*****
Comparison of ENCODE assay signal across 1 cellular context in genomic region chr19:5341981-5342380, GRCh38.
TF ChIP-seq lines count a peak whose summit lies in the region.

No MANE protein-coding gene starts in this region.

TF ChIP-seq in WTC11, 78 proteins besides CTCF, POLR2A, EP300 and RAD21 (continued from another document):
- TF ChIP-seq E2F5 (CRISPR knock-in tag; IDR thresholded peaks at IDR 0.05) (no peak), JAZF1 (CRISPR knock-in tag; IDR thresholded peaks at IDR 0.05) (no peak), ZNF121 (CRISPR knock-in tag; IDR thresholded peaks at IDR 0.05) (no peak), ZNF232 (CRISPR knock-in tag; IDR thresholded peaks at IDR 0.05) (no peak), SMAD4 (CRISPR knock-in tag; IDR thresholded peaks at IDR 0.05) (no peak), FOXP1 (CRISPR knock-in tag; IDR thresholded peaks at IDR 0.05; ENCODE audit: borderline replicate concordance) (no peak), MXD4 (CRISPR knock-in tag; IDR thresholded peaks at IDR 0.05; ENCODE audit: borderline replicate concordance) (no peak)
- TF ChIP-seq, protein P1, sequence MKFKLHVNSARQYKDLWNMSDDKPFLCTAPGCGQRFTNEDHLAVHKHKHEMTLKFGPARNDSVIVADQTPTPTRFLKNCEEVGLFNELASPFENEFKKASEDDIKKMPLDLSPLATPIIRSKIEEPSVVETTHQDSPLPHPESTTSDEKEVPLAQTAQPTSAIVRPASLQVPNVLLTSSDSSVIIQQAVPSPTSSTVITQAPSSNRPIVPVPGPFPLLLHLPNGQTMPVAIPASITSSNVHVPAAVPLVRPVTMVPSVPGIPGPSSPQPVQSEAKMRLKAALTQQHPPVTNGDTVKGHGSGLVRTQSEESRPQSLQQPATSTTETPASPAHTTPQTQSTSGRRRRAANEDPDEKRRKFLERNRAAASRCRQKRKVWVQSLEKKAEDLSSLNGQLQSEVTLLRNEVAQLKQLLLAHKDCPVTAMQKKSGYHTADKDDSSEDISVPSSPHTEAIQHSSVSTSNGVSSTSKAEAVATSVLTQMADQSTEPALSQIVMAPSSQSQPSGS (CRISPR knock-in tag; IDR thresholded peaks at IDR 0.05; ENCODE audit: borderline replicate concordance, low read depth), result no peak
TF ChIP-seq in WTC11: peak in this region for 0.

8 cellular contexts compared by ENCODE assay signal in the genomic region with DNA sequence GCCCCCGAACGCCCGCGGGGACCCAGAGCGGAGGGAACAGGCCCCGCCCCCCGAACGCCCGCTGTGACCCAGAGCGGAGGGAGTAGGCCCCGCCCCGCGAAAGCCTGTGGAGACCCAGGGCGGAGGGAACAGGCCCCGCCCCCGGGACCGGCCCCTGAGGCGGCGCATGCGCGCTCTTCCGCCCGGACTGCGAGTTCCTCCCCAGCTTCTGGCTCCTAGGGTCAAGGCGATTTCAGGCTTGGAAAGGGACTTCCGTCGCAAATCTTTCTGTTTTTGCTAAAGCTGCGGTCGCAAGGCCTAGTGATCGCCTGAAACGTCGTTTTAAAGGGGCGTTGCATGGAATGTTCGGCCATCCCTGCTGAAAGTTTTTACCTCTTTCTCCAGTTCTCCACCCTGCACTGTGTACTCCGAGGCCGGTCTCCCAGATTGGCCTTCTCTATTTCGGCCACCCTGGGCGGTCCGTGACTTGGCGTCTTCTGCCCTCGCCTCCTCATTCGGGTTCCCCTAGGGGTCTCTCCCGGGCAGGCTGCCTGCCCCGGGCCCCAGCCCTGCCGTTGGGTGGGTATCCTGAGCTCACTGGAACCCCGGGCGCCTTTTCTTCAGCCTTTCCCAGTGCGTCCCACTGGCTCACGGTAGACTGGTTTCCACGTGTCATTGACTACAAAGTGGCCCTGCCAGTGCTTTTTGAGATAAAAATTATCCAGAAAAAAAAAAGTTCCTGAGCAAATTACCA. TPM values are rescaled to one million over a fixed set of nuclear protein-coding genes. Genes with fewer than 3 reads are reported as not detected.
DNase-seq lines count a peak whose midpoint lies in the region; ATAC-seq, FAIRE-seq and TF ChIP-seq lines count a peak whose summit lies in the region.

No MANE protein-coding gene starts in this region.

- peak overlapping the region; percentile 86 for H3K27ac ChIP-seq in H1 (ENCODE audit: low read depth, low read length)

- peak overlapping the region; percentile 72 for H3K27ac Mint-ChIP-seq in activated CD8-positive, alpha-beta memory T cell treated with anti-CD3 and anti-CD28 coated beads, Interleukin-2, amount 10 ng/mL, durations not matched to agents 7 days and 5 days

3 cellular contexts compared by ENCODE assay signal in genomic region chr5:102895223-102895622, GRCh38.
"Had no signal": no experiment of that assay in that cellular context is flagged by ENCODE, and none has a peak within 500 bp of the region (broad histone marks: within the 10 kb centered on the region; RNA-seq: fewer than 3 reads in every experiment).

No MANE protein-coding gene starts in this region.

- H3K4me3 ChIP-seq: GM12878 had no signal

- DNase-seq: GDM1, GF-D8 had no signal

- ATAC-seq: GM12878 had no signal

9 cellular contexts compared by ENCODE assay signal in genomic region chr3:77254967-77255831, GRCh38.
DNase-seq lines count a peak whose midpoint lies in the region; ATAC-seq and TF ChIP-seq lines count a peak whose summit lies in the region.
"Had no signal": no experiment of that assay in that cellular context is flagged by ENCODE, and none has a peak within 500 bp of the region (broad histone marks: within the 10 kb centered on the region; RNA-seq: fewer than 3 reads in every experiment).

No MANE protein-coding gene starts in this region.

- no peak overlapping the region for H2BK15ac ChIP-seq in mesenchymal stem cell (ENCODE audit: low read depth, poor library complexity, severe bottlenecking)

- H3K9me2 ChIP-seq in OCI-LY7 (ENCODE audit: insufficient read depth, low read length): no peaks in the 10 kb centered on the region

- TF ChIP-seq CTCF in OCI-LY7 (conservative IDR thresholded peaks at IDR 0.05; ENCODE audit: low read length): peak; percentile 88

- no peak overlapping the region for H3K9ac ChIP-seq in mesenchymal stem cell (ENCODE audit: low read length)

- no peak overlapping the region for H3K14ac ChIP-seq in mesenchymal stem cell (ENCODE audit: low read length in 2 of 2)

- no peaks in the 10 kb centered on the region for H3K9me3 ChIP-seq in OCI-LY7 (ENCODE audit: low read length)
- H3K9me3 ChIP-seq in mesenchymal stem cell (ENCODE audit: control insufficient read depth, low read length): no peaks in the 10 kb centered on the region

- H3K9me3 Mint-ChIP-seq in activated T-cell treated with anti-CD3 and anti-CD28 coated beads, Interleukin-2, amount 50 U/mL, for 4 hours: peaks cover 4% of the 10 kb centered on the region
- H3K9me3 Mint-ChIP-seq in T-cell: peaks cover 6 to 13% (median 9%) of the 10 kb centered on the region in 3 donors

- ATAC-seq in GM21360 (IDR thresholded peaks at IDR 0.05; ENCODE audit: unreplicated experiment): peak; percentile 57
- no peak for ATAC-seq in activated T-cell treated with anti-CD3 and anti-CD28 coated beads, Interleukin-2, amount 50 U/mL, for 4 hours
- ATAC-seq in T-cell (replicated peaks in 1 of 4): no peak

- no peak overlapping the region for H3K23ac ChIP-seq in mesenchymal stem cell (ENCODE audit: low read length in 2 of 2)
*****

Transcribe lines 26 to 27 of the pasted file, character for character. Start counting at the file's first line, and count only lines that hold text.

- no peak overlapping the region for H3K9ac ChIP-seq in mesenchymal stem cell (ENCODE audit: low read length)

- no peak overlapping the region for H3K14ac ChIP-seq in mesenchymal stem cell (ENCODE audit: low read length in 2 of 2)